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Yesterday I wrote a blog titled “Does the Semi-Truck Driver Speak English?” As I stated in that blog, McIntyre Law is currently involved in several catastrophic semi-truck accidents that have caused permanent injuries and/or death to our clients. I wanted to follow up on the article and discuss another area of driver qualification.

The Federal Motor Carrier Safety Administration, at 49 CFR 391.11, requires that in order to get a Commercial Driver’s License, an applicant must be “ physically qualified to drive a commercial motor vehicle in accordance with subpart E—Physical Qualifications and Examinations of this part.”

Below is a good video discussing this topic.

http://www.youtube.com/watch?v=oDEUBrHA3vw

Now that you have taken the time to watch the above video (or if you didn’t take the time), the requirements as codified in subpart E is that “a person is physically qualified to drive a commercial motor vehicle if that person:”

1. Has no loss of a foot, a leg, a hand, or an arm, or has been granted a skill performance evaluation certificate pursuant to §391.49;

2. Has no impairment of: (i) A hand or finger which interferes with prehension or power grasping; or (ii) an arm, foot, or leg which interferes with the ability to perform normal tasks associated with operating a commercial motor vehicle; or any other significant limb defect or limitation which interferes with the ability to perform normal tasks associated with operating a commercial motor vehicle; or has been granted a skill performance evaluation certificate pursuant to§391.49.

3. Has no established medical history or clinical diagnosis of diabetes mellitus currently requiring insulin for control;

4. Has no current clinical diagnosis of myocardial infarction, angina pectoris, coronary insufficiency, thrombosis, or any other cardiovascular disease of a variety known to be accompanied by syncope, dyspnea, collapse, or congestive cardiac failure;

5. Has no established medical history or clinical diagnosis of a respiratory dysfunction likely to interfere with his/her ability to control and drive a commercial motor vehicle safely;

6. Has no current clinical diagnosis of high blood pressure likely to interfere with his/her ability to operate a commercial motor vehicle safely;

7. Has no established medical history or clinical diagnosis of rheumatic, arthritic, orthopedic, muscular, neuromuscular, or vascular disease which interferes with his/her ability to control and operate a commercial motor vehicle safely;

8. Has no established medical history or clinical diagnosis of epilepsy or any other condition which is likely to cause loss of consciousness or any loss of ability to control a commercial motor vehicle;

  • 9. Has no mental, nervous, organic, or functional disease or psychiatric disorder likely to interfere with his/her ability to drive a commercial motor vehicle safely;
  • 10. Has distant visual acuity of at least 20/40 (Snellen) in each eye without corrective lenses or visual acuity separately corrected to 20/40 (Snellen) or better with corrective lenses, distant binocular acuity of at least 20/40 (Snellen) in both eyes with or without corrective lenses, field of vision of at least 70º in the horizontal meridian in each eye, and the ability to recognize the colors of traffic signals and devices showing standard red, green, and amber;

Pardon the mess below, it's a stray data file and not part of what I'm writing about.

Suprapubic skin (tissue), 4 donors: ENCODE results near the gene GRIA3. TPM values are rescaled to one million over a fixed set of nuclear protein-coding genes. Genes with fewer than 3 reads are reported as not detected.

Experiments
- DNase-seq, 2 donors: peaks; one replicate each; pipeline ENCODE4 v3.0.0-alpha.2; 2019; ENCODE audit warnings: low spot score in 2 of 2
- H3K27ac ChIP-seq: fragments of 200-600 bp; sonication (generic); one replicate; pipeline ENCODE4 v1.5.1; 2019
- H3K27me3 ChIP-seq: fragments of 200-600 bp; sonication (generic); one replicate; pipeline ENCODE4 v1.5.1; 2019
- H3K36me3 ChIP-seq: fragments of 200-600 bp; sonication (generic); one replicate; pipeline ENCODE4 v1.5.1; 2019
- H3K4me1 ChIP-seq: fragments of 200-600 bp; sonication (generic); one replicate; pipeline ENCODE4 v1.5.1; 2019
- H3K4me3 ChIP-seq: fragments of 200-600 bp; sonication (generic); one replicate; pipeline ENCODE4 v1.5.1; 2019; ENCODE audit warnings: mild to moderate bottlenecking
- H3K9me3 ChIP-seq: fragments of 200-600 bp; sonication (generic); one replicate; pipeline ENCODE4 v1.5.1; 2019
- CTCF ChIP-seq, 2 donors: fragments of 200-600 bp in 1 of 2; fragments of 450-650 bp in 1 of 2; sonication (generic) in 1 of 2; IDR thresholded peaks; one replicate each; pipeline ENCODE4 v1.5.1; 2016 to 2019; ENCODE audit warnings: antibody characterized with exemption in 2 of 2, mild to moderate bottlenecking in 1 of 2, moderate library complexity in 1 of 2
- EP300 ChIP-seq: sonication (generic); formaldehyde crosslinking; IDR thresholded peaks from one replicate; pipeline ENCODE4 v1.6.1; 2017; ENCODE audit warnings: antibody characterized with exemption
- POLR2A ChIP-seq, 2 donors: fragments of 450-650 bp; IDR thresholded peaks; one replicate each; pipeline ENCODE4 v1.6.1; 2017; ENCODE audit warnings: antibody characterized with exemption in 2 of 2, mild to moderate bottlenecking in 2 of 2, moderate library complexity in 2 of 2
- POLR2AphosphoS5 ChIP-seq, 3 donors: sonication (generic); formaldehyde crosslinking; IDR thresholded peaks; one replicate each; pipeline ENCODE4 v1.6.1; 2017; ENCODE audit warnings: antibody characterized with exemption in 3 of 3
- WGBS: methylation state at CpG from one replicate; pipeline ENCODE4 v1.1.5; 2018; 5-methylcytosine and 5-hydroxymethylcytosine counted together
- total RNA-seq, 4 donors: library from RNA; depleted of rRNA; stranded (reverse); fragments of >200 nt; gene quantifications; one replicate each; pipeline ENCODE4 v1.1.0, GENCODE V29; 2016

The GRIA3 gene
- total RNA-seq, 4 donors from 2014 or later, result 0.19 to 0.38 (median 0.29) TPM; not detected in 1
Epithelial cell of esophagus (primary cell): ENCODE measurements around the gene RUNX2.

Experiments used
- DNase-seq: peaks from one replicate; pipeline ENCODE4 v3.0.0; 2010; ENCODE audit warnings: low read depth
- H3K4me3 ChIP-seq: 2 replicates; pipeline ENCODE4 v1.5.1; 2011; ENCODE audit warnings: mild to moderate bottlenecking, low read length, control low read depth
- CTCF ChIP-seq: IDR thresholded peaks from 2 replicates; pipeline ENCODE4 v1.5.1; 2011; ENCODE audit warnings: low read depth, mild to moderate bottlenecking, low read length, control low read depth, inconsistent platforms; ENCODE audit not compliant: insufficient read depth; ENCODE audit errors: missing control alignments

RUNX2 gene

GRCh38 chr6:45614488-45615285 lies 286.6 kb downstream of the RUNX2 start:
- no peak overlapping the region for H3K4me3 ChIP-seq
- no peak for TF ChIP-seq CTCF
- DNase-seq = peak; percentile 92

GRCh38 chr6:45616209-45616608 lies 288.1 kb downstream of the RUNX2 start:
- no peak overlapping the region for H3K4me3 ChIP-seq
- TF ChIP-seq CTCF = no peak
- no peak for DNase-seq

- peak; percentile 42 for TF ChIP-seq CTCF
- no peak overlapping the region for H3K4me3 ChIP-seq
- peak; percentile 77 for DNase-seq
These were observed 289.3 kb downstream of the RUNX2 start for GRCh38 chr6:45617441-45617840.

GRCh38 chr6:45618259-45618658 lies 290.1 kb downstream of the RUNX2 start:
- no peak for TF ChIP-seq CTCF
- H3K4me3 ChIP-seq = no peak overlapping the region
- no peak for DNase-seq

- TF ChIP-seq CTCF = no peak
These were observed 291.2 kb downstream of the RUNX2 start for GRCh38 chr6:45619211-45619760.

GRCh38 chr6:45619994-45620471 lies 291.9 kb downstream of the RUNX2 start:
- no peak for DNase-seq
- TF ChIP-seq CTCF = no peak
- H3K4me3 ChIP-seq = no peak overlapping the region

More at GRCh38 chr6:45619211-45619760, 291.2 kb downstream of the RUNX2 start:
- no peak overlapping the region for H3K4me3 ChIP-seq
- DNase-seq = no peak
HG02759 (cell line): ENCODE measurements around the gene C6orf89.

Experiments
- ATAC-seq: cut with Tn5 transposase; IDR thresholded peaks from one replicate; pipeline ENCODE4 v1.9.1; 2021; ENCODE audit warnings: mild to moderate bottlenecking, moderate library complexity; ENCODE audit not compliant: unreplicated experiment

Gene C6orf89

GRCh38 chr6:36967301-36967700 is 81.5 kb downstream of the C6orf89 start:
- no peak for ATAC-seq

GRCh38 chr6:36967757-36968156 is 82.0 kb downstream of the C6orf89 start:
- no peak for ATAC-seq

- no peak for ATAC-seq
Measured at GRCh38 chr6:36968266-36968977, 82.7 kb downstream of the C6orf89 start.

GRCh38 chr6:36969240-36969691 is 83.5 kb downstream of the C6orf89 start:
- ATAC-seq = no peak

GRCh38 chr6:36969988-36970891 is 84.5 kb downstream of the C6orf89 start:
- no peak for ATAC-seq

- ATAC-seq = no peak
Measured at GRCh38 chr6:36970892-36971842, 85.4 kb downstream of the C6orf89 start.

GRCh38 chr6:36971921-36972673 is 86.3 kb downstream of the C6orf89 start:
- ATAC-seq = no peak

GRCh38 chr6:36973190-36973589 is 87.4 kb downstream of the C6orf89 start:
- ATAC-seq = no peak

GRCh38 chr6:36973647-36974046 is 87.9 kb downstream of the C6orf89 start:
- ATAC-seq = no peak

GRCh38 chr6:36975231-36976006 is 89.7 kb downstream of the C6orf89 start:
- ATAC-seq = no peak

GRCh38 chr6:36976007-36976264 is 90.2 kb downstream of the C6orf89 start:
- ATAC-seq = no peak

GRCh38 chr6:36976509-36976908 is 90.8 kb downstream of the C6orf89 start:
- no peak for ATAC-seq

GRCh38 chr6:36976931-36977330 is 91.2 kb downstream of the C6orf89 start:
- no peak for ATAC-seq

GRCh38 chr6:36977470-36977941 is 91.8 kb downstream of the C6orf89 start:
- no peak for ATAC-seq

11. First perceives a forced whispered voice in the better ear at not less than 5 feet with or without the use of a hearing aid or, if tested by use of an audiometric device, does not have an average hearing loss in the better ear greater than 40 decibels at 500 Hz, 1,000 Hz, and 2,000 Hz with or without a hearing aid when the audiometric device is calibrated to American National Standard (formerly ASA Standard) Z24.5–1951;

12. Does not use a controlled substance identified in 21 CFR 1308.11 Schedule I, an amphetamine, a narcotic, or any other habit-forming drug

  • 13. Has no current clinical diagnosis of alcoholism.
  • Once again, this list is too exhaustive to address in one blog. I want to discuss prong one which states “has no loss of a foot, a leg, a hand, or an arm, or has been granted a skill performance evaluation certificate pursuant to §391.49
  • Now on the outset this may sound as if it is unnecessarily picking out those members of our society who have the listed issues. However, remember that the Federal Highway Safety Administration’s objective should be to ensure that operators of 80,000 lbs motor-carriers to no pose an unnecessary risk to the American motorist.
  • While I’m sure we know of motorists who traverse our roads with the above issues, you have to remember that operating a semi is simply not driving. It involves down shifting in hazardous situations, controlling unstable loads such as paper loads, it involves navigating potentially dangerous turns and intersections as well as numerous driver activities. Sadly, in most circumstances the skills necessary to drive a semi at a safe level involve using the aforementioned body parts.
  • While this doesn’t seem to be an overtly serious issue for motor carriers in my experience, we will begin to address the other above listed issues in the coming weeks which are often overlooked by Trucking Companies in the hiring and retention of drivers.

3 Comments

  1. Gravatar for Gerry McGill

    Great blog. Do you know of any reputable studies of how many or what percentage of drivers may not meet these qualifications?

  2. Gravatar for Truckie D

    Jeremy - Do you have any figures on the number of waivers granted by the DOT for such physical conditions?

  3. This is all very important information that has to be asked and analyzed by experienced attorneys when there is a tragedy. It's the difference between people that know what they are doing and those that never have had a truck case. Great information.

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